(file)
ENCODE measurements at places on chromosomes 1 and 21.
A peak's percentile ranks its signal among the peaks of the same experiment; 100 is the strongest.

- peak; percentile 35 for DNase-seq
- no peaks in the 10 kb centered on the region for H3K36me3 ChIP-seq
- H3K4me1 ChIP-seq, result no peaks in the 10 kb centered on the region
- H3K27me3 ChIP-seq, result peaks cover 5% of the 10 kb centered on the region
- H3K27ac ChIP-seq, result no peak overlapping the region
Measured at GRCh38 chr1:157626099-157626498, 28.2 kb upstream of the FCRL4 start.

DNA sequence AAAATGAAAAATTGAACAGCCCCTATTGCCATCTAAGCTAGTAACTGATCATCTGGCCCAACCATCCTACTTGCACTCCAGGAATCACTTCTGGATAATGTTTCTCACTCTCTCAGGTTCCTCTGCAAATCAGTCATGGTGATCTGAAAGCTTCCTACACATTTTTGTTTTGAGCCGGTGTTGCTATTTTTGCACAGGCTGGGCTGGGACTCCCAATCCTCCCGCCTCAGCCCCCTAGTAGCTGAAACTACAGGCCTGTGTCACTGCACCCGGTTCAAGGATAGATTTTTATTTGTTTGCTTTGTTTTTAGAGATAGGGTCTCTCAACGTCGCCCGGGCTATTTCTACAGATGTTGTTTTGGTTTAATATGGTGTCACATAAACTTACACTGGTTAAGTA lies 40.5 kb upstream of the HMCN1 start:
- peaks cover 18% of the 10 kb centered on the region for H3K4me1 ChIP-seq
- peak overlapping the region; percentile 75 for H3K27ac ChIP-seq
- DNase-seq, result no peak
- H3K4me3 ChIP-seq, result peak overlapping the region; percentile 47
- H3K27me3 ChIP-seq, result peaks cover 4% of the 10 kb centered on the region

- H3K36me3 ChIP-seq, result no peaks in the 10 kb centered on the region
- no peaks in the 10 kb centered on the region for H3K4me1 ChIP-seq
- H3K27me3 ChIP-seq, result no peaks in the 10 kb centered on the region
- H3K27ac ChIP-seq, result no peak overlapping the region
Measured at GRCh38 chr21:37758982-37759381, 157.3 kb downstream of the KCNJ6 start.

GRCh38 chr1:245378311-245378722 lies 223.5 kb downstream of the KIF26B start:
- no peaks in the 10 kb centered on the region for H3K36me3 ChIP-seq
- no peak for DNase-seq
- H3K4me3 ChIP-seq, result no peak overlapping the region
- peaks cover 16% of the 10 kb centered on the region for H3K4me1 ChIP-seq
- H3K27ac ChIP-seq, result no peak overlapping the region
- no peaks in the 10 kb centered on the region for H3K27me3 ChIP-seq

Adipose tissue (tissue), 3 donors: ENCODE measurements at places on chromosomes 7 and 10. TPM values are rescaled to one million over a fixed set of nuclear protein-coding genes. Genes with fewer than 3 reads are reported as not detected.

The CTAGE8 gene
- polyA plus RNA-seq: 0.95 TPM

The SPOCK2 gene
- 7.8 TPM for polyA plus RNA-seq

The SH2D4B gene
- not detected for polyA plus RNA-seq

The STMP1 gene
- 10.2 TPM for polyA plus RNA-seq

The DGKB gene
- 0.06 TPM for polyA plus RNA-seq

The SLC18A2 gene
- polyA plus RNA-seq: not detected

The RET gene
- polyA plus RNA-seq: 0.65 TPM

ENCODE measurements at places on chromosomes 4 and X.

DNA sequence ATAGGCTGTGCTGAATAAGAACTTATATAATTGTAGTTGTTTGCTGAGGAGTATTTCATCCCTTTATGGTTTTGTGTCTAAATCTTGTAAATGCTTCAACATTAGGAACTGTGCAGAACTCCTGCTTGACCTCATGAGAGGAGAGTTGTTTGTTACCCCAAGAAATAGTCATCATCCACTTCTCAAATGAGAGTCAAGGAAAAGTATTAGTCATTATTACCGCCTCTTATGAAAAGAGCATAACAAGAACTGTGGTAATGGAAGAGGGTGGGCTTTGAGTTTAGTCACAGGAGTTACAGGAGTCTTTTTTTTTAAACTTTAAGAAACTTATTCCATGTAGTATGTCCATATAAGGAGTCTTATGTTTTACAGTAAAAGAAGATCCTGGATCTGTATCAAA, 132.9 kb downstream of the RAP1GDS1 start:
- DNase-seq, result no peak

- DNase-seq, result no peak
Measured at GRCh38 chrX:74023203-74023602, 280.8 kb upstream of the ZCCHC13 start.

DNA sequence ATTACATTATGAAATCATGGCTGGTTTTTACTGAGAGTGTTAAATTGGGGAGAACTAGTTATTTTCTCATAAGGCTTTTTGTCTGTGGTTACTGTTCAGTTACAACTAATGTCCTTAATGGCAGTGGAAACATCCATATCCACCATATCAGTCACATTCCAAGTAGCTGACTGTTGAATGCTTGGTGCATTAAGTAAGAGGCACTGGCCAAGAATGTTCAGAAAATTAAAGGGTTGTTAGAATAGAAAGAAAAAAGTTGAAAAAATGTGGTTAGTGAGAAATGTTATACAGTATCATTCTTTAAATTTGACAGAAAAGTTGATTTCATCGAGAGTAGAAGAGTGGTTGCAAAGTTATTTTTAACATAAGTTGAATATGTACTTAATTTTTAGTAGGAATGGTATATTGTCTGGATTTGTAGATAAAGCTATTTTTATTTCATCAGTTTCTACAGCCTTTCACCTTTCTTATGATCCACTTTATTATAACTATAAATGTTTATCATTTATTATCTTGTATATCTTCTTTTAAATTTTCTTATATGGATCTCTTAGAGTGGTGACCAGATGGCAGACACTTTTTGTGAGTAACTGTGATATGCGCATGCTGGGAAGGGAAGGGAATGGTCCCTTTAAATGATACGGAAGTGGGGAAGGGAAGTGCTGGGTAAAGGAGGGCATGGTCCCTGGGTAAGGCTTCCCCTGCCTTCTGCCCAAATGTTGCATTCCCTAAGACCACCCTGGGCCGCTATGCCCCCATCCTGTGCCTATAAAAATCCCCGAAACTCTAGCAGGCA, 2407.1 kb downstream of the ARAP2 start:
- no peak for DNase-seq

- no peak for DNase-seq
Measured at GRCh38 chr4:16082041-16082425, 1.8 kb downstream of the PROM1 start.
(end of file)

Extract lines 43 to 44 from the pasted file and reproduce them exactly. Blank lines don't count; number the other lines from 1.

DNA sequence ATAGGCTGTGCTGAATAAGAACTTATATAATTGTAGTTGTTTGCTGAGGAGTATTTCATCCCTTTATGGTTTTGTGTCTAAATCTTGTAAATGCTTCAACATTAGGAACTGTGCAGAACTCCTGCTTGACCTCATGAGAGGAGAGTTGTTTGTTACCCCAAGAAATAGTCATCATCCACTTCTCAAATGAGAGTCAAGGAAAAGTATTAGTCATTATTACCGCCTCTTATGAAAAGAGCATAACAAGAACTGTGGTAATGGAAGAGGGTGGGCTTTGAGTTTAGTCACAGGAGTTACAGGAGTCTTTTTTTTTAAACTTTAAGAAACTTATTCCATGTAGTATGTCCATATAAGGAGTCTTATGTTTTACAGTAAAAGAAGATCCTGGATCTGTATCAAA, 132.9 kb downstream of the RAP1GDS1 start:
- DNase-seq, result no peak